I encourage you (if you've read this far... thank you!) to watch this space for more developments.
Bio - The Short Version
Mel went solo in 1967, and was described as a cross between John Denver and Glen Campbell... his wonderful tenor voice soaring and captivating his audiences, his entertaining ways endearing himself to his audiences.
He emigrated to the USA in 1970, stopping along the way to play at the Cecil Sharpe House (English Folk Song Society) in London, ... and then in Greenwich Village coffeehouses like The Gaslight and Gerde's Folk City, as well as doing cabaret in the Poconos, before settling in Cambridge in 1972 where he played at Club Passim (formerly Club 47) after being invited by Bob Donlin to open for Sandy Bull and later for the great Rosalie Sorrels.
Back in 1963, Mel founded South Africa's top folk trio... Mel, Mel and Julian, who were often described as that country's answer to The Kingston Trio/Smothers Brothers, because their marathon shows mixed well-played and sung music with hilarious comedy. The group boasts residencies at top hotels, performing nightly to capacity audiences in South Africa from 1963 through 1967.
Mel grew up in suburban Johannesburg, South Africa during the 50s and 60s and has been singing since he was a toddler. He took up guitar at art school, refining his fingerpicking when he was a waiter at Johannesburg's Troubadour Coffeehouse. He became an advertising art director, but soon gave that up to go into professional music with his art school buddy, Mel Miller at the height of the folk boom, going pro soon after the early folk festivals.
Their successful early residency at Durban's top hotel encouraged them to find a lead guitarist, and they found the best, one Julian Laxton who could play anything. Their reputation of Mel, Mel and Julian as top notch entertainers secured them a recording contract and they made three albums for Columbia Records.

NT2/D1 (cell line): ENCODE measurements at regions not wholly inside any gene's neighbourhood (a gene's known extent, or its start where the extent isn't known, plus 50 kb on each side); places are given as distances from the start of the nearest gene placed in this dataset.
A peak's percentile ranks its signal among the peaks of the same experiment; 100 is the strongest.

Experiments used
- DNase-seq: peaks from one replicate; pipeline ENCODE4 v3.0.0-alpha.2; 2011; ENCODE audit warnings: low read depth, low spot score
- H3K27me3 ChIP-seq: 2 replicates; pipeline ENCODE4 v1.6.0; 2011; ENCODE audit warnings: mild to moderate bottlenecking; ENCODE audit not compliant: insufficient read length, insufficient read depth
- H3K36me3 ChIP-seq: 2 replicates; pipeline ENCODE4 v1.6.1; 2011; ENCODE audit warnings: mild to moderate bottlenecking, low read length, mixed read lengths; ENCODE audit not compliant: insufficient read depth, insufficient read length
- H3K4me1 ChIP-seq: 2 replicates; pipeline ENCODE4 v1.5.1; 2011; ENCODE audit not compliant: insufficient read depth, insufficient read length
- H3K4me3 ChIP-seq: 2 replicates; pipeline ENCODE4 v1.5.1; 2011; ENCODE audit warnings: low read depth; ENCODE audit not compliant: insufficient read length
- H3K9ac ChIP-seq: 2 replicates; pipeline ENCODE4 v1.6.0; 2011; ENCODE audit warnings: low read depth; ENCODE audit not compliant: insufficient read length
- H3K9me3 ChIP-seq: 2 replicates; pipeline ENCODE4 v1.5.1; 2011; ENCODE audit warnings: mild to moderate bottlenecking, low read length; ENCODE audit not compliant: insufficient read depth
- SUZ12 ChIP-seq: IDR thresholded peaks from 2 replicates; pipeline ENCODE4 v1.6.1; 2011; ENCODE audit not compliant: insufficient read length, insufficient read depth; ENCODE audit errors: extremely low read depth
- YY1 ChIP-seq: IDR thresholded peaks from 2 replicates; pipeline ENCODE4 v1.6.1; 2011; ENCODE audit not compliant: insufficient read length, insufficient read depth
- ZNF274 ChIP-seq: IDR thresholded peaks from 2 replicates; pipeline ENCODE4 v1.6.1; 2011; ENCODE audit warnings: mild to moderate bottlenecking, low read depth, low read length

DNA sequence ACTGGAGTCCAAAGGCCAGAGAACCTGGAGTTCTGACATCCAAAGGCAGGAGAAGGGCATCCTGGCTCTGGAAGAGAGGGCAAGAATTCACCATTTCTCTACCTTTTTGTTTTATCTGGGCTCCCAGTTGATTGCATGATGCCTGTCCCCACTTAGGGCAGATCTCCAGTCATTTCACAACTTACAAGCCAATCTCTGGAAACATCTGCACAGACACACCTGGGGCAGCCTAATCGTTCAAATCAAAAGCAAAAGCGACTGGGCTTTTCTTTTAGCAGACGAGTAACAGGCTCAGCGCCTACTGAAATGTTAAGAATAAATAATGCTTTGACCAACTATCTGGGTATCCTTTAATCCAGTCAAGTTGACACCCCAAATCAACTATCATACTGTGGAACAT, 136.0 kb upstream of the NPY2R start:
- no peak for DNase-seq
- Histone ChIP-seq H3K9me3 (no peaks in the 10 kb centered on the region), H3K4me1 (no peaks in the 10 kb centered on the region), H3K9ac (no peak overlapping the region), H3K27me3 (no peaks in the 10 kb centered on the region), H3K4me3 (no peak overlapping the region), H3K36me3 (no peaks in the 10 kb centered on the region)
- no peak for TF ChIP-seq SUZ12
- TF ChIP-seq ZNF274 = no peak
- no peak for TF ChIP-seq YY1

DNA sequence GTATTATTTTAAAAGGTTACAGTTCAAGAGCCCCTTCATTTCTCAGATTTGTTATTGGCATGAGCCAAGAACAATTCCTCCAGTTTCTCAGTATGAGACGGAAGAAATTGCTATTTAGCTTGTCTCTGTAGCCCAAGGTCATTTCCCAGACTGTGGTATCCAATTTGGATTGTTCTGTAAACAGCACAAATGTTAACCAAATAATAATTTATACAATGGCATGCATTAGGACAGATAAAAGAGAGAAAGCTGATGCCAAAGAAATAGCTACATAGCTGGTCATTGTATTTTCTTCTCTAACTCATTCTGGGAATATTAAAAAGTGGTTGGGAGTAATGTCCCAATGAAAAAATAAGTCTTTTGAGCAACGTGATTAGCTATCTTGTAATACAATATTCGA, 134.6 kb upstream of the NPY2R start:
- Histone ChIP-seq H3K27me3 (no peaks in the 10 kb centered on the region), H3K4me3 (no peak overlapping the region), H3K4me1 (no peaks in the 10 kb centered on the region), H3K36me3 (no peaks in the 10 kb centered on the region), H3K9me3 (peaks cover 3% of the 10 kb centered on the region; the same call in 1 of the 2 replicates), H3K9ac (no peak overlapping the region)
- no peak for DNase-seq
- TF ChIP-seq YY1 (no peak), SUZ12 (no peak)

During the 70s, despite encouragement from the late Bob Donlin of Club Passim, he chose marriage and family which kept him away from the professional music scene. He continued playing and honing his music and his songwriting skills.
The 80s and 90s found him singing, playing and writing songs with a duo, which soon became a trio called The Maple Street Project, (www.maplestreetproject.com) with two friends he met at his Temple in Needham, during the mid-90s they added a bass player and a drummer to fill out their sound. They still get together occasionally to perform well into the 2000s.
In 2000, Mel decided to re-enter the local Boston folk-scene, and has since then been attending many of the open-mic venues in and around Greater Boston... another great way was by attending the Summer Acoustic Music Week, (sponsored by WUMB-FM radio) which is an acoustic music week attended by a lucky hundred or so like-minded people up at Lake Winnipesawkee in New Hampshire.
Mel was always a pretty good folk guitarist, and was influenced very early by the wide array of folk music... and the many new things learned at music camp have rounded him out even more so. For one, his songwriting has come to the fore, and he has picked up other instruments as well as other styles of music. He now plays some Mandolin, he still plays Harmonica, and also Electric Bass Guitar and Ukulele.
All this encouraged him to plan a solo CD, his first... which was completed in 2010.
Since releasing that CD in June of 2010, ("I'm Taking My Time") Mel's music is resonating with audiences and his music is getting national airplay on radio stations here, in Europe and Australia.